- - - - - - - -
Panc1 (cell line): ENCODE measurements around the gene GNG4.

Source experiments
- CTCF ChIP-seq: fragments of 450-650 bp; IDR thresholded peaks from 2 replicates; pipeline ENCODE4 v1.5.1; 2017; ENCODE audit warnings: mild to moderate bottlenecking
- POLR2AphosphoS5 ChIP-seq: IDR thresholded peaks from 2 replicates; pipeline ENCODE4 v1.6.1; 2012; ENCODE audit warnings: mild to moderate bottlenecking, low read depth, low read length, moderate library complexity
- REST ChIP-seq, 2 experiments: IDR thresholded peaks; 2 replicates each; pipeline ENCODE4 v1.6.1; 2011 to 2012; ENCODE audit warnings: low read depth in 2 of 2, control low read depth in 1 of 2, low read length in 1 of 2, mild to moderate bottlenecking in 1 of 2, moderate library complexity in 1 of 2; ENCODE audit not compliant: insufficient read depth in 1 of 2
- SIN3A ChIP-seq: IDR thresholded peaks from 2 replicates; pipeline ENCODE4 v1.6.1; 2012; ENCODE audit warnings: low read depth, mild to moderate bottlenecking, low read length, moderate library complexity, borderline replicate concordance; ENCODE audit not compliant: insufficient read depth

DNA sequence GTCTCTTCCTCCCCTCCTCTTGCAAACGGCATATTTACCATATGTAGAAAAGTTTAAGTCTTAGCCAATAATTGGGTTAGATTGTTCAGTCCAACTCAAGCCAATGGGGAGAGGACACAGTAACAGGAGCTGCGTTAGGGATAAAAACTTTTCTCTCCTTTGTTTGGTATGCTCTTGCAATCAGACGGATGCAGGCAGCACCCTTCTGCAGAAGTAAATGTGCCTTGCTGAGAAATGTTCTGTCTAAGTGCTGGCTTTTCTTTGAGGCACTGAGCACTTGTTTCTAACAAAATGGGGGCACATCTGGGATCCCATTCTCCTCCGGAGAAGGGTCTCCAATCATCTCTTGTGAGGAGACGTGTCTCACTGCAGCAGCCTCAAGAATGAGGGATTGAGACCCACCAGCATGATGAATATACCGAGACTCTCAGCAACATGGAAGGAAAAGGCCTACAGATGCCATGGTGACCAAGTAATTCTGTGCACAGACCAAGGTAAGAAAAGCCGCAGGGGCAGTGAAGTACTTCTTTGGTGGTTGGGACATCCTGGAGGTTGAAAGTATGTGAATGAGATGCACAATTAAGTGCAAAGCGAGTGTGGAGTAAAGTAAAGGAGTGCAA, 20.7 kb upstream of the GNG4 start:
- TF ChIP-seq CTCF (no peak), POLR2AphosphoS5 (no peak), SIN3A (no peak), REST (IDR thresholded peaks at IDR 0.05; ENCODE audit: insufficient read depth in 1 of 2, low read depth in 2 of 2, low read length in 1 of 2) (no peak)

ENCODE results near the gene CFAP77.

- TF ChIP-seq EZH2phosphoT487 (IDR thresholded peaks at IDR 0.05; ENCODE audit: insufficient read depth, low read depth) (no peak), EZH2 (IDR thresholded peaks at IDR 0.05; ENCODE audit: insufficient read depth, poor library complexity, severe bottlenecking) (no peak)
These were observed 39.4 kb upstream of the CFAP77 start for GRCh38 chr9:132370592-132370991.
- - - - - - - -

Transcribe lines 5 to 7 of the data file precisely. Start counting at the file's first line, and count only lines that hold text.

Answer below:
- REST ChIP-seq, 2 experiments: IDR thresholded peaks; 2 replicates each; pipeline ENCODE4 v1.6.1; 2011 to 2012; ENCODE audit warnings: low read depth in 2 of 2, control low read depth in 1 of 2, low read length in 1 of 2, mild to moderate bottlenecking in 1 of 2, moderate library complexity in 1 of 2; ENCODE audit not compliant: insufficient read depth in 1 of 2
- SIN3A ChIP-seq: IDR thresholded peaks from 2 replicates; pipeline ENCODE4 v1.6.1; 2012; ENCODE audit warnings: low read depth, mild to moderate bottlenecking, low read length, moderate library complexity, borderline replicate concordance; ENCODE audit not compliant: insufficient read depth

DNA sequence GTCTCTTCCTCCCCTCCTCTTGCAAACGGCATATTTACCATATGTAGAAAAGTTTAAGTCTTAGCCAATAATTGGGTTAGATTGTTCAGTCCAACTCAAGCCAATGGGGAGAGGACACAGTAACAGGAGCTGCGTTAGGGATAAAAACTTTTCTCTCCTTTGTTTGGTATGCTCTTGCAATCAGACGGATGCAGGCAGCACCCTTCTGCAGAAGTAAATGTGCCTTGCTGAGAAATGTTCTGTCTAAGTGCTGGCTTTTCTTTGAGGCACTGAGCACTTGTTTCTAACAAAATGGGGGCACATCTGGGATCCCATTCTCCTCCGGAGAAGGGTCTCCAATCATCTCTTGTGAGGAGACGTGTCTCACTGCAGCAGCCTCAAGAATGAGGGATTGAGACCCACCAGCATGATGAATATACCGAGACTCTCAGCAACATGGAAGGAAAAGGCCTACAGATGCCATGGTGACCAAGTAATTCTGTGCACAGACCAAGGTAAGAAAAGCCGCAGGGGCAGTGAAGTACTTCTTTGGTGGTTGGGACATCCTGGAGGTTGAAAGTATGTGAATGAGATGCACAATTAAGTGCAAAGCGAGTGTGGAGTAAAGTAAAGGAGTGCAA, 20.7 kb upstream of the GNG4 start: